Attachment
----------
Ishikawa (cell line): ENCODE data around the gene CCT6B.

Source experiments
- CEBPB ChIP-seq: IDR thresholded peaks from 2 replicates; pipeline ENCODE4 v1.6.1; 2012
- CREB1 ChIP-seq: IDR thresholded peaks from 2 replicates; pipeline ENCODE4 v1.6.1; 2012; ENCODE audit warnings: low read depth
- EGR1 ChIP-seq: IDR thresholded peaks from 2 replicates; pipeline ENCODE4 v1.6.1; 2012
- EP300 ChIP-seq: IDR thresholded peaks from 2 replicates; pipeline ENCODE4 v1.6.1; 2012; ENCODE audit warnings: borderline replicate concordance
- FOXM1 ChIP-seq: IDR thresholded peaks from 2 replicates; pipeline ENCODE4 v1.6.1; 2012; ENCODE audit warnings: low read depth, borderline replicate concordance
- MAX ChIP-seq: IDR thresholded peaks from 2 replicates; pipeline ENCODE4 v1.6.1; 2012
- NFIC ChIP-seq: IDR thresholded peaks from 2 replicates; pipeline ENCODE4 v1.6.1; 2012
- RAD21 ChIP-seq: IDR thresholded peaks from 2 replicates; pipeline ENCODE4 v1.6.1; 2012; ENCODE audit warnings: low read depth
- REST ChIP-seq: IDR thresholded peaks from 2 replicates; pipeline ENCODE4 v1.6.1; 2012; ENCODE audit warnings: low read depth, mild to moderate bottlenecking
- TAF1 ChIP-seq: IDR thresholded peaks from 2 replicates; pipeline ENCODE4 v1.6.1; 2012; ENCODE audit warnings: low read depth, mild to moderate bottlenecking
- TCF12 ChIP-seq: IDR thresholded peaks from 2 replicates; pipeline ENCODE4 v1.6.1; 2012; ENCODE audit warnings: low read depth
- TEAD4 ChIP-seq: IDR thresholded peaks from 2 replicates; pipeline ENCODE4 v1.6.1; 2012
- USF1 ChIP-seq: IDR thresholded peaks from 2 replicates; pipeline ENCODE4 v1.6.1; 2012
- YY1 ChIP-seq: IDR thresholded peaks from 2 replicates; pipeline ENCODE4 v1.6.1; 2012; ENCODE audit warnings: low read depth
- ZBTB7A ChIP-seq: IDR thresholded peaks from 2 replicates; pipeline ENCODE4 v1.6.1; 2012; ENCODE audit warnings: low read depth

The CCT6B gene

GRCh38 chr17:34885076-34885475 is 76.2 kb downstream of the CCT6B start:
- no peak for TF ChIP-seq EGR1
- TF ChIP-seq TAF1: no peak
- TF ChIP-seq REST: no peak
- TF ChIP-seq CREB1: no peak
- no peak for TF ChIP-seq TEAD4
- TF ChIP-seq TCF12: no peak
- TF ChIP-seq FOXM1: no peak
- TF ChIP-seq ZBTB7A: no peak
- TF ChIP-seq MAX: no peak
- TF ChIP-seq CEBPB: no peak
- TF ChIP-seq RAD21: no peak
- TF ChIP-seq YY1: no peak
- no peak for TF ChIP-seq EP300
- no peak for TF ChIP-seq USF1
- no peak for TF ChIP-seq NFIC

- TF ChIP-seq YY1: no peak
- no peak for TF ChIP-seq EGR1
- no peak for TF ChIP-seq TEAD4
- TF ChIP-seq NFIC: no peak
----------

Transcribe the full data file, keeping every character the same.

Ishikawa (cell line): ENCODE data around the gene CCT6B.

Source experiments
- CEBPB ChIP-seq: IDR thresholded peaks from 2 replicates; pipeline ENCODE4 v1.6.1; 2012
- CREB1 ChIP-seq: IDR thresholded peaks from 2 replicates; pipeline ENCODE4 v1.6.1; 2012; ENCODE audit warnings: low read depth
- EGR1 ChIP-seq: IDR thresholded peaks from 2 replicates; pipeline ENCODE4 v1.6.1; 2012
- EP300 ChIP-seq: IDR thresholded peaks from 2 replicates; pipeline ENCODE4 v1.6.1; 2012; ENCODE audit warnings: borderline replicate concordance
- FOXM1 ChIP-seq: IDR thresholded peaks from 2 replicates; pipeline ENCODE4 v1.6.1; 2012; ENCODE audit warnings: low read depth, borderline replicate concordance
- MAX ChIP-seq: IDR thresholded peaks from 2 replicates; pipeline ENCODE4 v1.6.1; 2012
- NFIC ChIP-seq: IDR thresholded peaks from 2 replicates; pipeline ENCODE4 v1.6.1; 2012
- RAD21 ChIP-seq: IDR thresholded peaks from 2 replicates; pipeline ENCODE4 v1.6.1; 2012; ENCODE audit warnings: low read depth
- REST ChIP-seq: IDR thresholded peaks from 2 replicates; pipeline ENCODE4 v1.6.1; 2012; ENCODE audit warnings: low read depth, mild to moderate bottlenecking
- TAF1 ChIP-seq: IDR thresholded peaks from 2 replicates; pipeline ENCODE4 v1.6.1; 2012; ENCODE audit warnings: low read depth, mild to moderate bottlenecking
- TCF12 ChIP-seq: IDR thresholded peaks from 2 replicates; pipeline ENCODE4 v1.6.1; 2012; ENCODE audit warnings: low read depth
- TEAD4 ChIP-seq: IDR thresholded peaks from 2 replicates; pipeline ENCODE4 v1.6.1; 2012
- USF1 ChIP-seq: IDR thresholded peaks from 2 replicates; pipeline ENCODE4 v1.6.1; 2012
- YY1 ChIP-seq: IDR thresholded peaks from 2 replicates; pipeline ENCODE4 v1.6.1; 2012; ENCODE audit warnings: low read depth
- ZBTB7A ChIP-seq: IDR thresholded peaks from 2 replicates; pipeline ENCODE4 v1.6.1; 2012; ENCODE audit warnings: low read depth

The CCT6B gene

GRCh38 chr17:34885076-34885475 is 76.2 kb downstream of the CCT6B start:
- no peak for TF ChIP-seq EGR1
- TF ChIP-seq TAF1: no peak
- TF ChIP-seq REST: no peak
- TF ChIP-seq CREB1: no peak
- no peak for TF ChIP-seq TEAD4
- TF ChIP-seq TCF12: no peak
- TF ChIP-seq FOXM1: no peak
- TF ChIP-seq ZBTB7A: no peak
- TF ChIP-seq MAX: no peak
- TF ChIP-seq CEBPB: no peak
- TF ChIP-seq RAD21: no peak
- TF ChIP-seq YY1: no peak
- no peak for TF ChIP-seq EP300
- no peak for TF ChIP-seq USF1
- no peak for TF ChIP-seq NFIC

- TF ChIP-seq YY1: no peak
- no peak for TF ChIP-seq EGR1
- no peak for TF ChIP-seq TEAD4
- TF ChIP-seq NFIC: no peak